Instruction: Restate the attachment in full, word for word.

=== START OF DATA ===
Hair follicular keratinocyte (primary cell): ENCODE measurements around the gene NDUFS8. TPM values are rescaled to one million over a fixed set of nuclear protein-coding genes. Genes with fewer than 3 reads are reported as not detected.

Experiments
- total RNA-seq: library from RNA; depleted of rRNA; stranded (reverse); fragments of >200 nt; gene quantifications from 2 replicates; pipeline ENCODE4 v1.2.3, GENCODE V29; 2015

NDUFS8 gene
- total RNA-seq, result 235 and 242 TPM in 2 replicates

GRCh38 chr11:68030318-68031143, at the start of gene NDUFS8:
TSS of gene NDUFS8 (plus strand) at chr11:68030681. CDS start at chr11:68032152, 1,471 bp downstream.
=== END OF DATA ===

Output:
Hair follicular keratinocyte (primary cell): ENCODE measurements around the gene NDUFS8. TPM values are rescaled to one million over a fixed set of nuclear protein-coding genes. Genes with fewer than 3 reads are reported as not detected.

Experiments
- total RNA-seq: library from RNA; depleted of rRNA; stranded (reverse); fragments of >200 nt; gene quantifications from 2 replicates; pipeline ENCODE4 v1.2.3, GENCODE V29; 2015

NDUFS8 gene
- total RNA-seq, result 235 and 242 TPM in 2 replicates

GRCh38 chr11:68030318-68031143, at the start of gene NDUFS8:
TSS of gene NDUFS8 (plus strand) at chr11:68030681. CDS start at chr11:68032152, 1,471 bp downstream.